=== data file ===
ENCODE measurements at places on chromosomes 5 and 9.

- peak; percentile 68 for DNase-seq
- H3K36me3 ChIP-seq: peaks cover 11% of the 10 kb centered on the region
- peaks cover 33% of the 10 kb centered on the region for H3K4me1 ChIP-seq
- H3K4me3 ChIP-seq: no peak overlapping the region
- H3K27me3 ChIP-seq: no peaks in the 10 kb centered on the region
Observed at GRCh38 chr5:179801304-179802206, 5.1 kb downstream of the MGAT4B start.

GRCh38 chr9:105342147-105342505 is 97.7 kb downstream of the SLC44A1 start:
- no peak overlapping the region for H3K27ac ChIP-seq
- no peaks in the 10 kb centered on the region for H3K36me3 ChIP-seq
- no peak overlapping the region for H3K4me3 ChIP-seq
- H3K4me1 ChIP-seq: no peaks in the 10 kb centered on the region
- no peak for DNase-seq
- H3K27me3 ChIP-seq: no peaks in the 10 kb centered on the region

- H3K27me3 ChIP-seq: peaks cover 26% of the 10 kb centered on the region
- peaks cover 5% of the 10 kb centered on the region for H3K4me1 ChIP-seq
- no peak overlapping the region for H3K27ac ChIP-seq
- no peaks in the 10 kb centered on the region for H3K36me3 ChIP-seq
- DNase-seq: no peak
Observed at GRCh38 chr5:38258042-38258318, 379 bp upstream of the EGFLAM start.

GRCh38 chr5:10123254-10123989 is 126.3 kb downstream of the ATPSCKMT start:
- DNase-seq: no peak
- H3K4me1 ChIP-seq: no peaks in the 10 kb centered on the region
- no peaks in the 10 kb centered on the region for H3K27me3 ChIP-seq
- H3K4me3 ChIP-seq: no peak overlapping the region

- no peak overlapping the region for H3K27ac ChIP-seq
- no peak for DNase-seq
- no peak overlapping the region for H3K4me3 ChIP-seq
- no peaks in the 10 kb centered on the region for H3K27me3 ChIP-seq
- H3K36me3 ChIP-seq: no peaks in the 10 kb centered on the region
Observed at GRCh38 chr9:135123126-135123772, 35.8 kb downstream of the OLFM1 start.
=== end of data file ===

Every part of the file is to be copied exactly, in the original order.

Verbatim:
ENCODE measurements at places on chromosomes 5 and 9.

- peak; percentile 68 for DNase-seq
- H3K36me3 ChIP-seq: peaks cover 11% of the 10 kb centered on the region
- peaks cover 33% of the 10 kb centered on the region for H3K4me1 ChIP-seq
- H3K4me3 ChIP-seq: no peak overlapping the region
- H3K27me3 ChIP-seq: no peaks in the 10 kb centered on the region
Observed at GRCh38 chr5:179801304-179802206, 5.1 kb downstream of the MGAT4B start.

GRCh38 chr9:105342147-105342505 is 97.7 kb downstream of the SLC44A1 start:
- no peak overlapping the region for H3K27ac ChIP-seq
- no peaks in the 10 kb centered on the region for H3K36me3 ChIP-seq
- no peak overlapping the region for H3K4me3 ChIP-seq
- H3K4me1 ChIP-seq: no peaks in the 10 kb centered on the region
- no peak for DNase-seq
- H3K27me3 ChIP-seq: no peaks in the 10 kb centered on the region

- H3K27me3 ChIP-seq: peaks cover 26% of the 10 kb centered on the region
- peaks cover 5% of the 10 kb centered on the region for H3K4me1 ChIP-seq
- no peak overlapping the region for H3K27ac ChIP-seq
- no peaks in the 10 kb centered on the region for H3K36me3 ChIP-seq
- DNase-seq: no peak
Observed at GRCh38 chr5:38258042-38258318, 379 bp upstream of the EGFLAM start.

GRCh38 chr5:10123254-10123989 is 126.3 kb downstream of the ATPSCKMT start:
- DNase-seq: no peak
- H3K4me1 ChIP-seq: no peaks in the 10 kb centered on the region
- no peaks in the 10 kb centered on the region for H3K27me3 ChIP-seq
- H3K4me3 ChIP-seq: no peak overlapping the region

- no peak overlapping the region for H3K27ac ChIP-seq
- no peak for DNase-seq
- no peak overlapping the region for H3K4me3 ChIP-seq
- no peaks in the 10 kb centered on the region for H3K27me3 ChIP-seq
- H3K36me3 ChIP-seq: no peaks in the 10 kb centered on the region
Observed at GRCh38 chr9:135123126-135123772, 35.8 kb downstream of the OLFM1 start.